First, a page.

When considering the question “What do I need to buy a house?”” the first thing that comes to home buyers’ minds is how much money they need to put out.

Thinking about money matters, especially for major, life-changing purchases like a house can be daunting, but do not let it stop you in your tracks. Read this guide for effective tips you can take to stay on track of your home buying goals.

Option A: Calculate on your own

    • Step 1: Determine how much income your household generates

Do you know how much money you make every month? Consider all of regular sources of income, from your salary to any additional earnings and revenue from sources such as investments or even alimony, if applicable.

If you are married or are sharing the household (and you plan to continue sharing the new home you are planning to buy), combine your monthly income to get a more accurate base amount.

    • Step 2: Identify and add up your total monthly debt payments

Determine how much you pay for relevant debt obligations. These include any of the following:

      • Outstanding credit card dues
      • Student loans
      • Car payments
      • Child support obligations, if any
      • Other notable loans

Note that regular utility bills, such as electricity, cable, telephone and internet services, and pest control costs are not included. Lenders generally do not consider these when evaluating your credit rating.

If you are paying rent, exclude this from your computations, too. This expense will no longer apply when you buy your own home.

    • Step 3: Apply the 28/36 rule

Lenders generally use this standard to assess borrowers’ creditworthiness. It should also guide budgeting and debt management for your household.

The 28/36 rule simply means you should spend no more than 28% of your gross monthly income on housing expenses (principal, interest, taxes, and insurance). In addition, the household’s total debt (including housing costs) should not exceed 36%.

For example, for a household that earns $45,000 annually:

$45,000 ÷ 12 = $3,750 monthly household income

To compute for 28% (or 0.28):

$3,750 x 0.28 = $1,050

To compute for 36% (or 0.36):

$3,750 x 0.36 = $1,350

This household can therefore afford a house that requires monthly mortgage, tax, and insurance payments not exceeding $1,050. But these buyers should also make sure that the total of their debt obligations, including what they pay for the home, is not more than $1,350 each month.

Option B: Get a mortgage pre-approval from a lender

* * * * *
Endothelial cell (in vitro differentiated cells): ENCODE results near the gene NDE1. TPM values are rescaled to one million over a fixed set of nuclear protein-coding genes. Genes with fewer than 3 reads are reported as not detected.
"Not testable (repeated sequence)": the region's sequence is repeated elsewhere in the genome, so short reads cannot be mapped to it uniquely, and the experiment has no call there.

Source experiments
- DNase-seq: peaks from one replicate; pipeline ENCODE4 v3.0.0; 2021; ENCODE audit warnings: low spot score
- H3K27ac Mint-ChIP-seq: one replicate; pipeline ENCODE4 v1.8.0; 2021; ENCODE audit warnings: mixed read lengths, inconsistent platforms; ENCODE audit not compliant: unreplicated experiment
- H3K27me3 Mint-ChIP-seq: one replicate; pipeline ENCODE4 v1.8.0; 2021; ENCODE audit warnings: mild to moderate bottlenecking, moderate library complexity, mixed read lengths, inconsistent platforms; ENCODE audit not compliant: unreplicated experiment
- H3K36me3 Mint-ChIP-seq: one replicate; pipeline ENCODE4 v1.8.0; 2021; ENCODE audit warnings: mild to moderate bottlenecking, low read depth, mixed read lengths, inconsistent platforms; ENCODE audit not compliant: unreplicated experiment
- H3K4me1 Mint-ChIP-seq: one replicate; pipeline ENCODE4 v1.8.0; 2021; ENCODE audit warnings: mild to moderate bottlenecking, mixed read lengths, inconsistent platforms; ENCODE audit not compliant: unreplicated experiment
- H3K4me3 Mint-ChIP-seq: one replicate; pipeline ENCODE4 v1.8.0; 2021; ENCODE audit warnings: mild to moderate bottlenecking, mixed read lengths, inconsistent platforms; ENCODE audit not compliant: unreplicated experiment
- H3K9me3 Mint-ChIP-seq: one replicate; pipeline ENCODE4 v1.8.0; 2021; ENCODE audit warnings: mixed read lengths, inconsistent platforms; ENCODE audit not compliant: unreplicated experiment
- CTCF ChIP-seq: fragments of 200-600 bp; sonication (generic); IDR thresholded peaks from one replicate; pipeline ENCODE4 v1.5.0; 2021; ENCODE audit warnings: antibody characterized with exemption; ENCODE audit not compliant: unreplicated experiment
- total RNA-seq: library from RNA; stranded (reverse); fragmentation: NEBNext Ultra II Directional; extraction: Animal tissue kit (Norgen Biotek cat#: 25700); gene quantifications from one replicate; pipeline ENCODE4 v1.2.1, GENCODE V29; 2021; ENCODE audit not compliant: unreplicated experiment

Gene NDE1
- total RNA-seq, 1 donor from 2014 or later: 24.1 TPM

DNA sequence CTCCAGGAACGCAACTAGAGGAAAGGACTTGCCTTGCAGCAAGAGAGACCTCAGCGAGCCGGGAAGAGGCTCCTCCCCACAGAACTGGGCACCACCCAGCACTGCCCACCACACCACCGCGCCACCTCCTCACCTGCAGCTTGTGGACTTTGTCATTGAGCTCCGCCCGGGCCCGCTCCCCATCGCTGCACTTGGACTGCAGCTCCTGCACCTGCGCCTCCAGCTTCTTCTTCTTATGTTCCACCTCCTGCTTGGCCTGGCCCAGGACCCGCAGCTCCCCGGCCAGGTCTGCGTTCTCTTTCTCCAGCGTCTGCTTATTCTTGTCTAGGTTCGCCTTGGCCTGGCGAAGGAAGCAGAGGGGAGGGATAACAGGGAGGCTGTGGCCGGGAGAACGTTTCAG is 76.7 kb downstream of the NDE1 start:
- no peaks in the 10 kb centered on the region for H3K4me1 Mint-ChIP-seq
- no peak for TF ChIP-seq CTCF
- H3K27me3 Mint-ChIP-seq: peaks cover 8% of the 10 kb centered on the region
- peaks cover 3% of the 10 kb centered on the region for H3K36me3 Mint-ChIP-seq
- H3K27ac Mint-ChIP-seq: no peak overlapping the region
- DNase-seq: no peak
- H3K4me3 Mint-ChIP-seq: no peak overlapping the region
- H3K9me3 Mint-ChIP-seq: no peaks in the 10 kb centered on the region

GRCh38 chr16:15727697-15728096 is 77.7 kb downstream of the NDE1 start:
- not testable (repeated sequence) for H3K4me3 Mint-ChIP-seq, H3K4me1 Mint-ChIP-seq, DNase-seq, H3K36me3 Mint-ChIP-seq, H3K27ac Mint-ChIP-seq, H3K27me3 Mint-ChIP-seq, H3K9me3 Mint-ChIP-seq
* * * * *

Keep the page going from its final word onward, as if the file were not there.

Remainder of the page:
If you have already made up your mind about buying a home, a faster way to get a clear estimate of your purchasing power is to apply for a lender’s mortgage pre-approval.

This process entails a lender’s thorough review of your financial and personal records, based on documents such as:

  • W-2 statements from the previous two years
  • Income tax returns from the previous two years
  • At least two recent pay stubs, preferably indicating year-to-date income
  • Proof of additional income, such as bonuses or child support payments
  • Statements of assets, such as investments and retirement savings
  • Credit report
  • Proof of employment
  • Social security number

Your mortgage pre-approval will come in the form of an official letter from the lender. The letter indicates the estimated amount that you are qualified to borrow, as well as the terms that apply to the loan.

In addition to providing you with accurate information to guide your home search, you can use this document to convince a seller of your ability to pay for their home. Just be sure to pitch your offer within 60 to 90 days – the typical duration for which pre-approval letters are valid. Otherwise, you will need to request a new one.

Bonus: 3 more essential tips to keep in mind

    • Save up for a substantial down payment

While planning for your mortgage budget, aim to pay a large down payment up front. At least 10% of the home price would typically suffice, but if you can build it up to 20%, you will be in a better position to get lower interest ratesand even a shorter loan life.

A big down payment can also help you avoid paying private mortgage insurance (PMI). PMI is a measure lenders use to protect themselves from instances of borrowers defaulting on their loans.

    • Budget for closing costs and other recurring costs of homeownership

Set aside 3% to 5% of the purchase price for closing costs. These include home inspection, appraisal, homeowner’s insurance, and title review fees – all of which are essential in finalizing the sale.

Start budgeting for recurring expenses for your home, too. Cover the essentials such as water, electricity, and internet bills, as well as routine maintenance (HVAC, pest control, etc.) and repair costs.

    • You do not have to spend the entire amount

Remember: The right home for your needs does not have to be the most expensive one that you can afford. If you find a house that costs less than the maximum amount you can borrow, save the extra money for future renovations or emergency needs.

New to the home buying process? Click here for Windseeker Realty‘s first time home buyer guide. For more useful tips, in-depth market insights, and top-rated professional real estate services, contact our local experts at [ai_phone href=”+1.715.779.5000″]715.779.5000[/ai_phone] or [mail_to email=”Agent@WindseekerRealty.com”]Agent@WindseekerRealty.com[/mail_to] today.

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